An Unexpected Catch - The Fisherman

An Unexpected Catch

the big bass
Somehow the tiny porgy hook managed to stay connected to the big bass.

One of the things that always draws me to fishing is the mystery of what’s going to come up when casting a bait or lure into the water. Just a few weeks back, that’s exactly what occurred when I and my good fishing buddy, Zeppi, headed to a local inlet in search of false albacore and schoolie bass. Zeppi was also dead set on targeting porgies from our rocky perch atop the jetty so I picked him up a box of sandworms before we left.

When we arrived at the jetty, everything looked quiet. As the tide rolled in some bait started to move and we saw some fish breaking. Some schoolie bass and cocktail bluefish were chasing rain bait along the jetty, and I was able to land a couple by casting a small tin at the schools. Meanwhile, Zeppi had cast his porgy rig baited with sandworms into the inlet and wedged his pole in between the rocks. He was casting a tin while deadsticking the bait rod and managed a Spanish mackerel, an exciting bycatch. After landing the mackerel, he noticed the deadstick rod was getting some attention so he set the hook and was rewarded with a nice sized porgy. I gave him credit for catching his intended target. 

A little time went by and the bass and bluefish action had died off. Things were quiet as I went back to the truck for a different lure. Zeppi was on the jetty casting his tin with his other rod still anchored in the rocks when a pod of bait came through with schoolie bass harassing them. He shouted at me to grab my rod and get up on the rocks. I quickly clipped on a tin and as I turned to walk toward the rocks, I noticed the tip of his baited rod dancing from what looked like another porgy. As Zeppi was reaching for the rod, it bent over and the drag began screaming as something raced off with his sandworm baited porgy hook. He dislodged the rod from the rocks and learned back on it.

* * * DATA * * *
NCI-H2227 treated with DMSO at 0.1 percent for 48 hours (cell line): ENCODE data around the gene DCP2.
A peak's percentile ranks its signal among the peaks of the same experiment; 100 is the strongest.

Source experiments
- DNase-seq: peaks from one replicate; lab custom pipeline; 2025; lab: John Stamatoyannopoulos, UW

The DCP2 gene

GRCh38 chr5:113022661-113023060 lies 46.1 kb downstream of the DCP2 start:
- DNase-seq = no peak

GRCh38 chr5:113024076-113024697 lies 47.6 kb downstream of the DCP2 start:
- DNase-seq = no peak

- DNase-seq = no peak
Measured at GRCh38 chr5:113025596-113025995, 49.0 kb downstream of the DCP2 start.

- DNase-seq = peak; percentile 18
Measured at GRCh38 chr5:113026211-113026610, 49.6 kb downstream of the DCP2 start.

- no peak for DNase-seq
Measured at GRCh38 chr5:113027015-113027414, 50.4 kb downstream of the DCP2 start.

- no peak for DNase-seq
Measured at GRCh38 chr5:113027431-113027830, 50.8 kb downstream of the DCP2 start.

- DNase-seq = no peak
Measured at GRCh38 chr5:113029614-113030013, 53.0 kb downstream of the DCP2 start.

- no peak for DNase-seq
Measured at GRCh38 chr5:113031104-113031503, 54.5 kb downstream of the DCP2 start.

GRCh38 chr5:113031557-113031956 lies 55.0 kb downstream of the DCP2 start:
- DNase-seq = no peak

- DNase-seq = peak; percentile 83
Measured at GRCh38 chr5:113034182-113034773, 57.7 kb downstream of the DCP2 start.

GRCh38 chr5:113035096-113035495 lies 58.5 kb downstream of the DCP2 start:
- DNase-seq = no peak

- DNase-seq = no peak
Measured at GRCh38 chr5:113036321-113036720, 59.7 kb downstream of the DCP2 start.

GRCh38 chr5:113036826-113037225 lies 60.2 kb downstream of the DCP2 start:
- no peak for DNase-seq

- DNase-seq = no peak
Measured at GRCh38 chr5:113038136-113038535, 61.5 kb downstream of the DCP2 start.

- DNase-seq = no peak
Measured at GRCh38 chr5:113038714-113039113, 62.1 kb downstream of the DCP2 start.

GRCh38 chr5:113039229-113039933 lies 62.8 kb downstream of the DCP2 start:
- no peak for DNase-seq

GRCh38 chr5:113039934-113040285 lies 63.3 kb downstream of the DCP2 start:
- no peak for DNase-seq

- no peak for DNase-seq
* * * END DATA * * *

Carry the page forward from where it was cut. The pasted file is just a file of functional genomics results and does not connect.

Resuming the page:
As I approached him, his rod was bent in a U, with the line zipping down the inlet. My first thought was that he hooked a ray. They can be numerous in the inlet during that time of the year. We chased the fish down the rocks with the incoming tide for about 50 yards. At this point we saw the fish breach the surface. That’s when I knew it was definitely not a ray. As he worked the fish in I could make out the shape of a large striped bass. At this point we wondered how we were going to manage this. We were not properly geared up for landing a fish like that and the waves were getting bigger as the tide was coming in. When the fish was close, a wave picked it up and put it between two rocks at the base of the jetty. The waves were pounding the rocks and Zeppi was struggling to keep the large fish in place with the light action porgy rod. Each wave that came in was burying the fish deeper in the rocks, and the leader was rubbing on the rocks every time a wave hit. After 10 minutes of this the line finally gave way and the fish was at the mercy of the ocean. Still wedged in between rocks, and nearly getting washed out every time the water receded, we thought it was a lost cause. Then I spotted the fish again deep in the rocks. I yelled “It’s still here!” I sent Zeppi down the jetty looking to borrow a gaff while I kept my eyes on the fish. Five minutes later he returned with one from a jetty regular. I wedged myself down in between the lower rocks of the jetty then he passed off the gaff to me. At this point the waves were crashing off the rocks and coming over my head. Zeppi was right behind me getting soaked too. It looked like we jumped in the water and went for a swim. Taking my shot with the gaff, I hooked the fish in one quick motion as it became visible and handed off the gaff to Zeppi. We both crawled out of the rocks sopping wet but victorious. He just sat on the rocks for a couple of minutes, laughing over the events that just took place.

Unfortunately the fish couldn’t be released as it received too much trauma from the waves. The fish brought the scale down to the 30-pound mark. A great catch anytime but especially impressive considering the circumstances. And yes, no doubt there was a little bit of luck involved as well.

Related

Tale End: First Blue Marlin

tale end

Tale End: The Wilbert Rod

It was August 1987 when I met Jim.

Kyle and Chris Angelone

Tale End: Monster Of The Lake

It was an overcast, rainy day on Long Island when my brother Kyle, my friend Ricky Hutter and I set out to capture a beast.